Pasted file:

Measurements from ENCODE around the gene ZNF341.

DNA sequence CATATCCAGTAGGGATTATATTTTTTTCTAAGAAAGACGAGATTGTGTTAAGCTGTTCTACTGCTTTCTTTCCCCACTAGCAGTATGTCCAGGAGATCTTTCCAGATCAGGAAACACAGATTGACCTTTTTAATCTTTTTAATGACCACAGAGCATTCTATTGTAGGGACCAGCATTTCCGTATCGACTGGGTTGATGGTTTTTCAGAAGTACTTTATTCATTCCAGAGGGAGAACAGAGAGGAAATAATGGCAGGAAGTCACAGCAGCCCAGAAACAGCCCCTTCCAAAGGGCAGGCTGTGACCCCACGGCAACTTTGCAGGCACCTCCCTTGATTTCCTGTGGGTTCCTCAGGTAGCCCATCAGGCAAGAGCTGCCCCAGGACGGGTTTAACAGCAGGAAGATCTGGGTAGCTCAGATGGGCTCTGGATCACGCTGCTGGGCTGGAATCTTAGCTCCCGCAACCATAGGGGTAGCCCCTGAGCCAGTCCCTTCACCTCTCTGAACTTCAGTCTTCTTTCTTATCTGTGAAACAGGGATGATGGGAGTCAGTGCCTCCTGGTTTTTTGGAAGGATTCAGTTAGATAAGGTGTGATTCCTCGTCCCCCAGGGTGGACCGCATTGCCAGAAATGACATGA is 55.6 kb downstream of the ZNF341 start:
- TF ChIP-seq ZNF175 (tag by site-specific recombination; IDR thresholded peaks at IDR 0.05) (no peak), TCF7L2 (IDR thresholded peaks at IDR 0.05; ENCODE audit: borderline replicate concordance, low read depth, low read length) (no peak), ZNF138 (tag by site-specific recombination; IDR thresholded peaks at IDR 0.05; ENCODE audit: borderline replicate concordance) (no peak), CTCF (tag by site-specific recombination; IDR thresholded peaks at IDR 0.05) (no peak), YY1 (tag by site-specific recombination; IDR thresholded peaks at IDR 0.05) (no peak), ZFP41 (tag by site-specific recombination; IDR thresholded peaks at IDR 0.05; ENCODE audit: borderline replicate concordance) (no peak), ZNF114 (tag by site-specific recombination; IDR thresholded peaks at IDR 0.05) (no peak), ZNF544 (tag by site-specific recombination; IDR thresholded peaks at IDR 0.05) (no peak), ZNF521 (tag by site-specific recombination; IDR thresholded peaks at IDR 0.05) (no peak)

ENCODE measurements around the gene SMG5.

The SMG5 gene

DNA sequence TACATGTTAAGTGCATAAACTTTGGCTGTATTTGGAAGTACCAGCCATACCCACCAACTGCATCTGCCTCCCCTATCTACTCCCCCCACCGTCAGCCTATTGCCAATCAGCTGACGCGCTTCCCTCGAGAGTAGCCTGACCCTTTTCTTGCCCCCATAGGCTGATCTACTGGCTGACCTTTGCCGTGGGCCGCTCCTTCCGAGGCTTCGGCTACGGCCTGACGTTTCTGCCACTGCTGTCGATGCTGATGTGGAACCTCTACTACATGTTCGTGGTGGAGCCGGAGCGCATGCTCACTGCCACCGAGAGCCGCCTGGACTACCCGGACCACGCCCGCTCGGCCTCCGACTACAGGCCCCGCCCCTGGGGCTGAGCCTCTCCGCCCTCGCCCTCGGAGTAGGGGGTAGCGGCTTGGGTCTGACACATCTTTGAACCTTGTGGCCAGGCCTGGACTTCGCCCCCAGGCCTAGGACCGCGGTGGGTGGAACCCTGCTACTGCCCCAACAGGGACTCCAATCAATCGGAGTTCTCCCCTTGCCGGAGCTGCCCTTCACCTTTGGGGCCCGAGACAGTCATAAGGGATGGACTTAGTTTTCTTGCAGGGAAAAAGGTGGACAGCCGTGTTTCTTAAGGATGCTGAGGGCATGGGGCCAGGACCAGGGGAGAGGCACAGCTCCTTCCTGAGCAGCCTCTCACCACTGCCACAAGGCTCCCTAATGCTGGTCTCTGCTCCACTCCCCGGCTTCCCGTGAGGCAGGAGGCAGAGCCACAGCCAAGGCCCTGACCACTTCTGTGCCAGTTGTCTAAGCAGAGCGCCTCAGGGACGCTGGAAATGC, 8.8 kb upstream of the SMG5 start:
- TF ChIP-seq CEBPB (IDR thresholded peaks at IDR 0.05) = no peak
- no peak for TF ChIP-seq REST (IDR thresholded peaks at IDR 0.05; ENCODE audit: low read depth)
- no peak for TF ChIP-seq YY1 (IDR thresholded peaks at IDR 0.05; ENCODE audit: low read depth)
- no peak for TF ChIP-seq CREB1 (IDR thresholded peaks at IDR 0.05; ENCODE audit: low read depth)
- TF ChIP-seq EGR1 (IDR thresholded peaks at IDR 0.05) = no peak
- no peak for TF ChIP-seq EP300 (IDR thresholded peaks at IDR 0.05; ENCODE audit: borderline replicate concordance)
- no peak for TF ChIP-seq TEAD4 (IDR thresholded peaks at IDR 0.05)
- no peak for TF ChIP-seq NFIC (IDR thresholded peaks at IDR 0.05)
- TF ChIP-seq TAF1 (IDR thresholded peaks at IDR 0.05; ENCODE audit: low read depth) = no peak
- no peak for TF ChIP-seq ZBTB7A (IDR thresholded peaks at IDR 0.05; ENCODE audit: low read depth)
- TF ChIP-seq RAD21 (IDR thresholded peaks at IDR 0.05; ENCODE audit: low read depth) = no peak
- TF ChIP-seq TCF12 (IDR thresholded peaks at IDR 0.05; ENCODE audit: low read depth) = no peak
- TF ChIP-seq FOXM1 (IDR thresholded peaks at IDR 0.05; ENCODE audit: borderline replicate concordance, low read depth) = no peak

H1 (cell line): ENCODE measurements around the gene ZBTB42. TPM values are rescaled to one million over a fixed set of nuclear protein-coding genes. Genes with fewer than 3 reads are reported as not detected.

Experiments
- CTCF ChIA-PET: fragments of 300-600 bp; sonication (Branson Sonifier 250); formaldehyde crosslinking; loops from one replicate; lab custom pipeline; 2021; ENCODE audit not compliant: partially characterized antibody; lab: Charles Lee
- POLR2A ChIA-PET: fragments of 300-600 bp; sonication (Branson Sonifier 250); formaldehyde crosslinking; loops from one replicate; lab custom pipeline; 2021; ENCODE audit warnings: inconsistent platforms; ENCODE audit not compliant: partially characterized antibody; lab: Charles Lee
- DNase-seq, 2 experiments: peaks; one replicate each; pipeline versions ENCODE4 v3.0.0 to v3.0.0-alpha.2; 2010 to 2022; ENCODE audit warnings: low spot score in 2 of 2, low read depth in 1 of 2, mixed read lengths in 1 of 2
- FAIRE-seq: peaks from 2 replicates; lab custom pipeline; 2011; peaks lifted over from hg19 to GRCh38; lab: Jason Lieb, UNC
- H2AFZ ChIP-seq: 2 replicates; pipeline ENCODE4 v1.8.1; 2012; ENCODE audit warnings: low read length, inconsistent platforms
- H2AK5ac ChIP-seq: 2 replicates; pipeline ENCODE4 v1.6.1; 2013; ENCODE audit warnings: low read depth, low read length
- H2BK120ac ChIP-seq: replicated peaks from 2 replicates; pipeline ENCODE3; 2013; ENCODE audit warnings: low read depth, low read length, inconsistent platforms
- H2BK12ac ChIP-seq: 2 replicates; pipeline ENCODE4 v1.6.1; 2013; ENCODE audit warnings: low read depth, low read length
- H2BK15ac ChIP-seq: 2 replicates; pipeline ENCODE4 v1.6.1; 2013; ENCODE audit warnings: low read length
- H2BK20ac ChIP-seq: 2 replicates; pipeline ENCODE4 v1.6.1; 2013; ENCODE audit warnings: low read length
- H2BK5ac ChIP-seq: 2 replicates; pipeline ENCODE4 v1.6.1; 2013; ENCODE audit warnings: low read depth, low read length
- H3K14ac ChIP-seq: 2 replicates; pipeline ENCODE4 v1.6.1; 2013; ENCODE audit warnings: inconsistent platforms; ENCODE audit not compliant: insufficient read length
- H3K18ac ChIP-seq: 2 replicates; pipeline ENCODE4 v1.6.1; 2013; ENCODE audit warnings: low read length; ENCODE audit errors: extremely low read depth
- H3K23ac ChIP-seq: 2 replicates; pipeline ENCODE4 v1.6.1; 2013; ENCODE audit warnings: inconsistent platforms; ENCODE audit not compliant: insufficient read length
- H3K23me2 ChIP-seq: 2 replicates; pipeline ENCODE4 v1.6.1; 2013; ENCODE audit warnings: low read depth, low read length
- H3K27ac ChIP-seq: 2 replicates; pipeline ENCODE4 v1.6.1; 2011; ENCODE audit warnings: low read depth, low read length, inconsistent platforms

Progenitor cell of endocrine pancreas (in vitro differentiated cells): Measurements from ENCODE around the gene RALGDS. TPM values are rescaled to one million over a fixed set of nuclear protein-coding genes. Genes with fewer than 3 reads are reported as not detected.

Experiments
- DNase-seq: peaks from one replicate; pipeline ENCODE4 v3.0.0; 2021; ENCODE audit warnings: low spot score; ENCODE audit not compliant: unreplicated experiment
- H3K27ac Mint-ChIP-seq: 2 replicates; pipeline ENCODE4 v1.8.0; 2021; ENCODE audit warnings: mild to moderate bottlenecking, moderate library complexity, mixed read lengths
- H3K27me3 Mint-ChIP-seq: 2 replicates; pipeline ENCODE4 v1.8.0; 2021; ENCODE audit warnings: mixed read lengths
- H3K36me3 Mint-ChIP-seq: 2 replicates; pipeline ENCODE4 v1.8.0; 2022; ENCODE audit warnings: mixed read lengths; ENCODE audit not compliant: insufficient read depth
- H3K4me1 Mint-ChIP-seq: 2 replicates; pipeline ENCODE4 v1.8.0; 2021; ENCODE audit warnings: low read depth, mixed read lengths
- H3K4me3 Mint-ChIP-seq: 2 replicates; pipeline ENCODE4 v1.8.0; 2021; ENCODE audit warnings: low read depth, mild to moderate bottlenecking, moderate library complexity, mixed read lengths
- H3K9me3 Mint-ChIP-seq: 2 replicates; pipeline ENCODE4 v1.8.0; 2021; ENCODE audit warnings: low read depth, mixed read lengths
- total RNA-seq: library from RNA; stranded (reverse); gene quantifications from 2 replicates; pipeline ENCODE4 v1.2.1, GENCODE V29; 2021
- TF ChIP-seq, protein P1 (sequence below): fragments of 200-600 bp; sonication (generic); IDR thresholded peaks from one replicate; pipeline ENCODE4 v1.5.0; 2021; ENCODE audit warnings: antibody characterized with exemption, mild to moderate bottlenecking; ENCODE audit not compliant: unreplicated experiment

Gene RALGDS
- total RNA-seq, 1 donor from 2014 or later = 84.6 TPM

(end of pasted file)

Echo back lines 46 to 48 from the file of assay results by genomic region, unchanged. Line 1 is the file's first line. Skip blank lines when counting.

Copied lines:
- H3K9me3 Mint-ChIP-seq: 2 replicates; pipeline ENCODE4 v1.8.0; 2021; ENCODE audit warnings: low read depth, mixed read lengths
- total RNA-seq: library from RNA; stranded (reverse); gene quantifications from 2 replicates; pipeline ENCODE4 v1.2.1, GENCODE V29; 2021
- TF ChIP-seq, protein P1 (sequence below): fragments of 200-600 bp; sonication (generic); IDR thresholded peaks from one replicate; pipeline ENCODE4 v1.5.0; 2021; ENCODE audit warnings: antibody characterized with exemption, mild to moderate bottlenecking; ENCODE audit not compliant: unreplicated experiment